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Casual Crossover
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Queen Games’ Kingdom Builder has won the 2012 Spiel des Jahres award – learn how to play and find out how the publisher came to be. Plus: an in depth look at tabletop funding on Kickstarter by game weight, a new hierarchy of gamers, helpful tips from a successful game retailer, and what the board game industry can learn from the casual video game movement. More »

New and varied revenue models in game sales

Apple and Facebook have created totally new models for generating revenue from video games. This isn’t the first time we have seen a change — people originally paid for games with quarters, essentially renting the game for as long as the player could make it last.  When Atari, Nintendo, and other home consoles were introduced, customers purchased the entire game for a set fee, and today that model still exists. However, rather than sell games for 50 to 60 dollars apiece (Wii $50, Xbox/PS3/PC $60), casual games from Apple and other companies are selling games designed for phones and portable devices for as little as 99 cents. The goal of these incredibly low-priced games is to sell a higher volume of them and to spend a lot less time and money developing them. Many casual games offer free downloadable trials, with the option to purchase the full game.

The Facebook model is completely different. These games are free to play, but companies make revenue from a small subset of customers who purchase additional or exclusive virtual objects within the game. By offering games for free or for very low prices, the casual video game industry has instantly broadened the audience willing to try their games.

The board game industry should also continue to consider new and innovative revenue models that echo those that have given the casual video game industry so much success. One possibility is to place compelling casual games, such as a playable starter deck, into users’ hands for free or for very low prices and earn the return on investment through game upgrades.

Demythologizing the market

If you asked an adult in 1985 the question “Who plays video games?” they would likely have answered “kids.” If you asked the same question in 1995, they might have said “kids and teenagers or young adults.” If you asked that question today, 68% of adults3 would say “I play video games.” Our perception of who plays games is a critical factor in how many games are sold and played.

When Nintendo was developing the Wii, which was fittingly titled the Revolution originally, one of the key questions they asked was how to move away from the stigma that video games are for children, and redefine the industry with games that are for everyone. Advertisements for the Wii showed families playing tennis together in their living rooms. After launch, Nintendo branched out into fitness games, and to date, Wii Fit is still the 3rd best selling console video game in history4. Advertisements showed adults, not children, working out by playing a video game; images like these resonate in the marketplace, and have done wonders to undo the antiquated and stereotypical perception that video games are toys played by children.

Nintendo also pushed advertisements that showed women playing the Wii both for fun and for exercise, and this kind of marketing was key in helping to overcome the myth that video games are a male-dominated market. Today, 47% of the game-playing population is female and, in fact, adult women represent a greater portion (30%) than boys age 17 or younger (18%).3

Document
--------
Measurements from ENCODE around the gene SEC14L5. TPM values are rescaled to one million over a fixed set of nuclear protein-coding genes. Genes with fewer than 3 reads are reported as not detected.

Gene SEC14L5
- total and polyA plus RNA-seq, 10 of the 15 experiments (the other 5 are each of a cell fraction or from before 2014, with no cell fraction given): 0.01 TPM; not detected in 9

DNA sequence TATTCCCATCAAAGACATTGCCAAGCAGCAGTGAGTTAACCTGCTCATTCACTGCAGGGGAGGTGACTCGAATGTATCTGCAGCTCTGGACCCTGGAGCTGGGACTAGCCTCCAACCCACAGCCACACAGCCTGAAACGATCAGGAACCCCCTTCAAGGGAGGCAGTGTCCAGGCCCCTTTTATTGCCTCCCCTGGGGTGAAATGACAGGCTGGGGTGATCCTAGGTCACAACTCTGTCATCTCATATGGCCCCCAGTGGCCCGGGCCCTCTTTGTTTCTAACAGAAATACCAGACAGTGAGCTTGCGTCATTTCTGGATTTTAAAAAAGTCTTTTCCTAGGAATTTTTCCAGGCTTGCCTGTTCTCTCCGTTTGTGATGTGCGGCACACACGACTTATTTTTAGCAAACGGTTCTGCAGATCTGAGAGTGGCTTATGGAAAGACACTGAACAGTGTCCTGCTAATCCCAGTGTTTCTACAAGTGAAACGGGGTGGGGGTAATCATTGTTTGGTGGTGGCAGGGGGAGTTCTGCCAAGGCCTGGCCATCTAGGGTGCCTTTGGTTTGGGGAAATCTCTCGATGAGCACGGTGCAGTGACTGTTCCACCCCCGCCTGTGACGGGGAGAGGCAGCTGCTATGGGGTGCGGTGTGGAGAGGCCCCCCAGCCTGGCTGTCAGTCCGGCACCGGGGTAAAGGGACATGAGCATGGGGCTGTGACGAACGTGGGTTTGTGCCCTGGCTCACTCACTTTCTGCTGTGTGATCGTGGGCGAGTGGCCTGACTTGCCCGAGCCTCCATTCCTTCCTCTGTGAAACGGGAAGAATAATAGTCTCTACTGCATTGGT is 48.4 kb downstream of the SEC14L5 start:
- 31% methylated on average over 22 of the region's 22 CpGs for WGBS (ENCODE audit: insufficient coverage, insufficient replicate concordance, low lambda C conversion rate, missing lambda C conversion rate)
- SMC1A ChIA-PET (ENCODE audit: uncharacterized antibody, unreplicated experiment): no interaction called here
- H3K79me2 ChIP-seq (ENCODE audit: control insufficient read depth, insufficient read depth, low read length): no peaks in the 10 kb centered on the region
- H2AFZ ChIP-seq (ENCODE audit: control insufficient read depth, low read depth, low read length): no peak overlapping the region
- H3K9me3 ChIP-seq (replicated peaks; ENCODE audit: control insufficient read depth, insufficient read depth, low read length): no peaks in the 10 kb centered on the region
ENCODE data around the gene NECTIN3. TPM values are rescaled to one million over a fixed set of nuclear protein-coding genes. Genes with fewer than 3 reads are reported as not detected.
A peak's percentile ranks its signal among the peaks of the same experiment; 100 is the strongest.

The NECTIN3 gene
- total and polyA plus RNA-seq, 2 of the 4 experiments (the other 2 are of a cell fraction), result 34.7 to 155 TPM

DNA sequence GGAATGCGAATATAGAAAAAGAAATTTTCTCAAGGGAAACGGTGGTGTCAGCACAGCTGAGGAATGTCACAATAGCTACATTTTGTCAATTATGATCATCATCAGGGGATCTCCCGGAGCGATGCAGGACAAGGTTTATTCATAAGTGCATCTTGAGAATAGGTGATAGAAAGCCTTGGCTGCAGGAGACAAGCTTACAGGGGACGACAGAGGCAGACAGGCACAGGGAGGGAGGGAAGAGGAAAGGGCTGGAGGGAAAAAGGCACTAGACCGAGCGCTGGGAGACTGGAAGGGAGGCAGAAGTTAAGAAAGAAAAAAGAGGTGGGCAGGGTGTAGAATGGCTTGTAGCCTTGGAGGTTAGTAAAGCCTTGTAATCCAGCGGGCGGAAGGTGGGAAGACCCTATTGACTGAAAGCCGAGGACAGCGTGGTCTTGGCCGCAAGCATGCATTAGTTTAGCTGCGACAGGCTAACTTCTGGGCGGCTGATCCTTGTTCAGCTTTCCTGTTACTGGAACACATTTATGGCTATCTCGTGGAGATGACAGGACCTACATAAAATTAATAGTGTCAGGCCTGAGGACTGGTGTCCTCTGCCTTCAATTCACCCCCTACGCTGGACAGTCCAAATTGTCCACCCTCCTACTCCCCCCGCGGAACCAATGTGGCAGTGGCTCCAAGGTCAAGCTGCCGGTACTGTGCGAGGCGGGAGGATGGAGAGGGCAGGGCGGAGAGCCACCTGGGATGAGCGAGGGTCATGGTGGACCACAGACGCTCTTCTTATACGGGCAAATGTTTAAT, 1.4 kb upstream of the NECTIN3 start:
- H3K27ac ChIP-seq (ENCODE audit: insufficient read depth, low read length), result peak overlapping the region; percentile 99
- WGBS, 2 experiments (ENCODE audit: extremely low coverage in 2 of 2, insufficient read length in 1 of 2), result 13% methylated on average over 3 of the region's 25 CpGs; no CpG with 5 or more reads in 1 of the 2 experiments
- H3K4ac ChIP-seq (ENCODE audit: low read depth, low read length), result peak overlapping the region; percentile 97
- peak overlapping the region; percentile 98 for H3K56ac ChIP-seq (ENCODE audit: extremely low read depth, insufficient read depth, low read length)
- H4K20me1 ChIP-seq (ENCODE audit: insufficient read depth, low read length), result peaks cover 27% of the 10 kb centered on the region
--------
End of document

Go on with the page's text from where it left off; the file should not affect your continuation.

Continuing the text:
Changing the perceived stereotypes associated with gaming through marketing campaigns, cross-pollination with other industries, and a real focus on delivering simple games to all ages and genders helped the casual video game industry broaden its demographic.

In my observation, a large majority of children that were playing video games in the 1980s are still playing them as adults today. Many of those same children were also playing board games in the 1980s, yet they are not playing them as adults today. Why? The board game industry should not only focus on games that are for everyone, but it should market these and rebrand itself as an industry that is as valid and acceptable for all ages and genders as the current video game industry is today. Too many board game commercials focus on children playing games together; the industry should model what Nintendo did with the Wii, and begin advertising both families and groups of adults playing casual games together.

Any opportunity to cross over into other successful genres like sports and fitness may also prove to be helpful in broadening audiences. Every Wii Fit balance board that sits in a household that never had a video game in it previously helps to validate video games as an acceptable adult medium. The board game industry needs to jump into new genres just like Nintendo did with the Wii Fit; finding a way to put tabletop games into non-traditional board game households will go a long way toward legitimizing casual board games.

In Conclusion

If the casual board game industry can design compelling and fun games that have little setup time and intuitive and simple game mechanics, market these games for broad audiences, and modernize the way revenue is earned from their games, then this industry has a very good chance of riding the wave of casual video games into great success.

References:
1 http://www.eurogamer.net/articles/shigeru-miyamoto-interview
2 http://pewinternet.org/Reports/2012/Smartphone-Update-2012/Findings.aspx
3 http://www.theesa.com/facts/pdfs/ESA_EF_2012.pdf
4 http://en.wikipedia.org/wiki/Wii_Fit